by Bryan Willis for OLY ARTS
If Einstein were a costume designer, his shop would look like the interior of Olympia’s own costume shop downtown: Costume Atelier Masque & Pettycote. Owner and costumer Mishka Navarre enjoys watching the expression on the face of a first-time customer: “If they haven’t been here before, I can always tell. They open the door and it’s like, ‘Wow, this is so cool.’ I love that.”
The multi-leveled costume shop has the whiff of the mad scientist, but that’s only because the selection of costumes and merchandise doesn’t fit into the neat categories offered by a conventional chain store. In fact, the name itself “Costume Atelier Masque and Pettycote” indicates the breadth of the options available. Atelier comes from the French for an artist’s workshop. Masque comes from the old ritual of costumed gaiety in which designers and actors put on what was, essentially, a giant themed party centered on a patron. Pettycote is the antiquated spelling of the modern petticoat, an undergarment providing a structure for the skirt of a gown.
The eclectic costume and props collection attracts customers ranging from theater directors looking for design help, to individuals needing help with alterations to students seeking instruction. Co-worker Diana Lewis Purvine explains, “Someone may come in wanting a Renaissance dress for their prom. We can do that. If they want a steampunk flair, we can do that, too. Or a tux or just about anything they want we either have it or can make it right here in the shop.”
Mishka Navarre brings a wide wide range of experience to Masque & Pettycote. Her work includes professional stints with world-famous artists such as Paul Simon, Earth Wind & Fire, Diana Krall, Frankie Valli, the Gypsy Kings and Josh Groban.
For artists of this caliber, Mishka is often onsite wardrobe. “I do whatever they need done with clothing, mostly steaming and pressing and occasionally some mending,” Mishka explains. “Mostly I go, sit around, wait for someone to ask me to press something, bask in the glow of famous people … have a lovely dinner and get to see a great concert.”
And what brought Navarre to Olympia?
“I answered an ad for Capital Playhouse—they needed a costumer.” It wasn’t long before she was working for Abbey Players, Harlequin Productions, Tacoma Actors Guild and also running the costume shop for the University of Puget Sound.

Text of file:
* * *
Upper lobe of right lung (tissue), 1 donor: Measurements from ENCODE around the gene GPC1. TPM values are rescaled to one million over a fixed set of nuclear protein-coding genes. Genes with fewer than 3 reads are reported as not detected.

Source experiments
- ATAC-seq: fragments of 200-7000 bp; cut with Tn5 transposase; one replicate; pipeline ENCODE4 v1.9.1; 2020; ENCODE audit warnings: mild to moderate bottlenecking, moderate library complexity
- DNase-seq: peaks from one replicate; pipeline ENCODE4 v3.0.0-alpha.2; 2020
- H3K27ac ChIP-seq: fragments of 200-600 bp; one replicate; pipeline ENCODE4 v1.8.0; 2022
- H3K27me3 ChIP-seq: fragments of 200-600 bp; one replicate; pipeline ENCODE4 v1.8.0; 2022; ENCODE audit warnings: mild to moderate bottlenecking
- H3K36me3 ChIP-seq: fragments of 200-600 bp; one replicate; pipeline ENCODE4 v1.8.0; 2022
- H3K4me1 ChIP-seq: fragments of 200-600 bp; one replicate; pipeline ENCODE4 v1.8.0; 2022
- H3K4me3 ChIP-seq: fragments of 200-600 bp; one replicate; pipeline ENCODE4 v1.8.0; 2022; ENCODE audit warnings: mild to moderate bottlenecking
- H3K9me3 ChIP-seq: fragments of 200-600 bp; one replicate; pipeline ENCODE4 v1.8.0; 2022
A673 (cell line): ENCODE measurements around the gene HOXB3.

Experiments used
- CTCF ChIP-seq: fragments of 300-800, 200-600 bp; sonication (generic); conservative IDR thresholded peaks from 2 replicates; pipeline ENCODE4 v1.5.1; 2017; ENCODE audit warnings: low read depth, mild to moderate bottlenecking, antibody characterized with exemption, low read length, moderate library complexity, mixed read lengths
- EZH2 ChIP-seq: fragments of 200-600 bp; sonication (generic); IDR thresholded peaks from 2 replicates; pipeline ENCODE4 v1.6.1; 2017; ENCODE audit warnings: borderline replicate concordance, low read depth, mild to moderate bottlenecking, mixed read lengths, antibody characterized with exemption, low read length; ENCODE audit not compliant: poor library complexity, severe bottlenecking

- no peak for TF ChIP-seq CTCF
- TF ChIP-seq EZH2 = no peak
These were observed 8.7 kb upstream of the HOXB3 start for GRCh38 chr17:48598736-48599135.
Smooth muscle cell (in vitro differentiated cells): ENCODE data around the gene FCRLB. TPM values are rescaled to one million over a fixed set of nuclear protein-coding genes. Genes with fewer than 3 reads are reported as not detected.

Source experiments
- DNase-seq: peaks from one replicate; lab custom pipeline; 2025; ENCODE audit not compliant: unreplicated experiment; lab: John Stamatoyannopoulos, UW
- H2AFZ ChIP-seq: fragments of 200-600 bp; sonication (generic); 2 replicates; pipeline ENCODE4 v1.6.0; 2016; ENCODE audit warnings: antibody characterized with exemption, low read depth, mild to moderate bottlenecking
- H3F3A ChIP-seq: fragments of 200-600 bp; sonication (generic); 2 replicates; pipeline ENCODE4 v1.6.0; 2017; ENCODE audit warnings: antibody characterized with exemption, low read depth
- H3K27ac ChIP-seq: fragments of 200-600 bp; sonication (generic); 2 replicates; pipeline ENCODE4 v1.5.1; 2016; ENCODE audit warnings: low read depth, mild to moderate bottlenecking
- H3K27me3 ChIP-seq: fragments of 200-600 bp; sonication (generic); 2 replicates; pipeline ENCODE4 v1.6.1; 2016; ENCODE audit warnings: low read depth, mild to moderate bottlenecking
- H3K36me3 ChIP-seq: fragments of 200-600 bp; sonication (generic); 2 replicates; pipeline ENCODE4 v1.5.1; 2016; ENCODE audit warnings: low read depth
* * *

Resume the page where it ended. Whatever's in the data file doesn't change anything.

Chris Traber, drama instructor at Lacey’s Aspire Middle School, recalls meeting Miska at one of Harlequin’s early Stardust shows: “She’s the best—I’ve always enjoyed working with Mishka.”
Masque & Pettycote provided 60 costumes for Traber’s production of Once Upon a Mattress, which opens at Aspire April 19th.
“Part of what makes Mishka so special is the way she invites students to enter the world of design.” Traber said it’s not unusual for Mishka to encourage students and their families to come to the shop to see the process and even work on the show. “It’s a rare opportunity for our students to work with a professional designer. And that connection with costuming and design is really wonderful.”
Andrew Gordon, founder of local touring company Open Road Productions, has also collaborated with Mishka many times over the past 20 years. “She’s a fabulous collaborator,” Gordon explains. “Her designs are fiercely imaginative works of wearable art and are a significant storytelling tool. Also, her work arrives on time and in the budget. These sound like the most mundane virtues, but as a small-time producer with limited resources and aggressive deadlines, they’re invaluable. Mishka makes hard work a lot easier.”
Mishka Navarre’s careful attention to theaters large and small comes out of her years of practice for her craft. “Mom taught me to sew when I was a kid and I was always artsy-craftsy,” Navarre recalls. “I took a theater class freshman year as an art pre-req and just got sucked in.” Her formal training included college in Iowa, a year in Paris, summer stock in Montana and grad school in Illinois. “When I told Mom I was going to be a professional costumer she wasn’t the least bit surprised. She said, ‘Of course you are – you’ve been playing dress up since Day One.’”
Masque & Pettycote
209 Washington St. NE, Olympia
Tuesday, Thursday, Friday – 1:00 – 7:00 p.m.
Saturday – 12:00 – 7 p.m.
Sunday – 1:00 – 7 p.m.